AS WE WELCOME IN THE YEAR OF 2010 WE ALL HAVE A GREAT DEAL TO CONSIDER. WHAT WILL THE MARKET DO THIS YEAR. SHOULD I BUY OR SELL. WHAT EFFECT WILL THE HST HAVE ON REAL ESTATE.
WELL HERE IS WHAT IS HAPPENING FROM LAST YEAR TO THIS YEAR.
December existing home sales rise 72 per cent from a year earlier
Fri Jan 15, 11:48 AM
Sunny Freeman, The Canadian Press
By Sunny Freeman, The Canadian Press
TORONTO - The Canadian Real Estate Association says last year ended with the best December and best fourth quarter on record in terms of home resales, while prices also rose sharply from their year-earlier levels.
The association said 27,744 units were sold across Canada in December, up 72 per cent from the same month in 2008, which hit the lowest level in a decade in the wake of a global credit crunch.
December also marked the end of the strongest quarterly sales volume ever measured by CREA, with 137,957 homes sold over three months on a seasonally adjusted basis-up 2.6 per cent from the previous record set in the first quarter of 2007.
The 59 per cent year-over-year fourth quarter gain drove last year's annual sales volume above above 2008 levels, but the number of transactions last year was 10.7 per cent below the peak reached in 2007.
The national average price for homes listed on the Multiple Listing Service in December was $337,410, which was 19 per cent higher than in December 2008, but slightly lower than the 2009 average of $348,840.
The association said the large year-over-year increase in the national average price in December reflects how much prices were skewed down in late 2008 by unusually low activity in the country's priciest markets.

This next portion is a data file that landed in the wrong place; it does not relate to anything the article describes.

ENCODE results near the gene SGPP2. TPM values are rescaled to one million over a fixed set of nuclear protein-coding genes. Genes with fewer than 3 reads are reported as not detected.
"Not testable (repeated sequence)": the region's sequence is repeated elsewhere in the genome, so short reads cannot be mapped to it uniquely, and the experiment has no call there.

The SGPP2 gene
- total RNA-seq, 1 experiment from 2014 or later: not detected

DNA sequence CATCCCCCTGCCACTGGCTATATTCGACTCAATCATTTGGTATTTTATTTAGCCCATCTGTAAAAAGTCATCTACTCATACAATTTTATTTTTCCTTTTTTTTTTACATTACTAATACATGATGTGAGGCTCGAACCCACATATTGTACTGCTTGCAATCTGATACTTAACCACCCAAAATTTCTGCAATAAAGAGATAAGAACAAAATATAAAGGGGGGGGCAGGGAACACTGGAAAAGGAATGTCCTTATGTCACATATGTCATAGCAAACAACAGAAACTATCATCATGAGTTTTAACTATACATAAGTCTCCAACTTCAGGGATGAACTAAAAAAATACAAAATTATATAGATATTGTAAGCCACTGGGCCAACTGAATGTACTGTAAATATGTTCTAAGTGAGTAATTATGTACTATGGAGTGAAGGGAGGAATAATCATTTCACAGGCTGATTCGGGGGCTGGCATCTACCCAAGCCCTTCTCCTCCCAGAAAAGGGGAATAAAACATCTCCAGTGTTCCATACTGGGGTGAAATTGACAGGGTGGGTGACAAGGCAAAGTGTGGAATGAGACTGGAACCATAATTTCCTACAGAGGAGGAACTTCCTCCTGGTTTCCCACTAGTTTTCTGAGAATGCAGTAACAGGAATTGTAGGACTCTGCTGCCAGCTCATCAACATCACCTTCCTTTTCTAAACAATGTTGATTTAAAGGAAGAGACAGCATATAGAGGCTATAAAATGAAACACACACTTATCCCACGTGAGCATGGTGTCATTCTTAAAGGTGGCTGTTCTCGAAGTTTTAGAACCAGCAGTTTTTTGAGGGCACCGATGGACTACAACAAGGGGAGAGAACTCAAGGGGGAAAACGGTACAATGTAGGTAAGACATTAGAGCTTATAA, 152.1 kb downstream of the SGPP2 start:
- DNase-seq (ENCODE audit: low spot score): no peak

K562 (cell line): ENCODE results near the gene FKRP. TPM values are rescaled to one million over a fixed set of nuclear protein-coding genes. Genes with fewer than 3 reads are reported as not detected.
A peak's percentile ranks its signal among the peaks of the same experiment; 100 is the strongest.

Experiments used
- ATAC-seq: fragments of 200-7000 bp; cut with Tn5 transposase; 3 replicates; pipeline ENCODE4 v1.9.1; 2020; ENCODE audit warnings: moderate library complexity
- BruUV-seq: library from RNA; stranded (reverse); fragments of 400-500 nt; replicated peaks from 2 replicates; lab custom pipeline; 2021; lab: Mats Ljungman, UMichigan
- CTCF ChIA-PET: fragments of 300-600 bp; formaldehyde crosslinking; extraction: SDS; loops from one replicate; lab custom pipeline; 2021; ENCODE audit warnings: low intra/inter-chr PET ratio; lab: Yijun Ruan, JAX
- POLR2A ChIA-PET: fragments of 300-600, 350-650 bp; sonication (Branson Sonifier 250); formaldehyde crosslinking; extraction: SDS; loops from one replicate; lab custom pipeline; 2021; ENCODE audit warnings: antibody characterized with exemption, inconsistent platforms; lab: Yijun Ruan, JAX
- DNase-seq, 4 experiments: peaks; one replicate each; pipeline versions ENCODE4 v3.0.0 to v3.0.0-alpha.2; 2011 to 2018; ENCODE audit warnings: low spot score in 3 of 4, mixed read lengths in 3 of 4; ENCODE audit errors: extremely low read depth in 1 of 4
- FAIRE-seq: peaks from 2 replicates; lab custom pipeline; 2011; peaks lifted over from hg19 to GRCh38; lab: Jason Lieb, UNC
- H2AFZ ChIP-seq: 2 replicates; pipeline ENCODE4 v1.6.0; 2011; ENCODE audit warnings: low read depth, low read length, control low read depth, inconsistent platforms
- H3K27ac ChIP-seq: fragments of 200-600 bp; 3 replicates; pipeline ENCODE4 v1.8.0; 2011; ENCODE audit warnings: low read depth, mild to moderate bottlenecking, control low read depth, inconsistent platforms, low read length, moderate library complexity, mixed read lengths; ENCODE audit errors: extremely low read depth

"The extraordinary decline in activity one year ago and subsequent rebound, particularly for higher-priced real estate, is stretching current year-over-year comparisons," said association chief economist Gregory Klump.
December sales records were reported in Ontario, Quebec, Saskatchewan, New Brunswick, and Newfoundland & Labrador.
"The continuation of unusually low interest rates may keep national sales activity near current levels over the coming months, as will a blip in housing demand in Ontario and British Columbia from homebuyers motivated to beat the introduction of the HST," said CREA President Dale Ripplinger.
The harmonized sales tax will replace provincial sale taxes in Ontario and B.C.
Klump added that by the second half of 2010, price gains are likely to shrink significantly because a year will have elapsed since the decline and rebound.
"CREA's latest statistics will no doubt spark further bubble talk amongst the usual suspects," Klump said. "Cooler heads recognize that many of the recent gains reflect temporary factors that could fade by summer."
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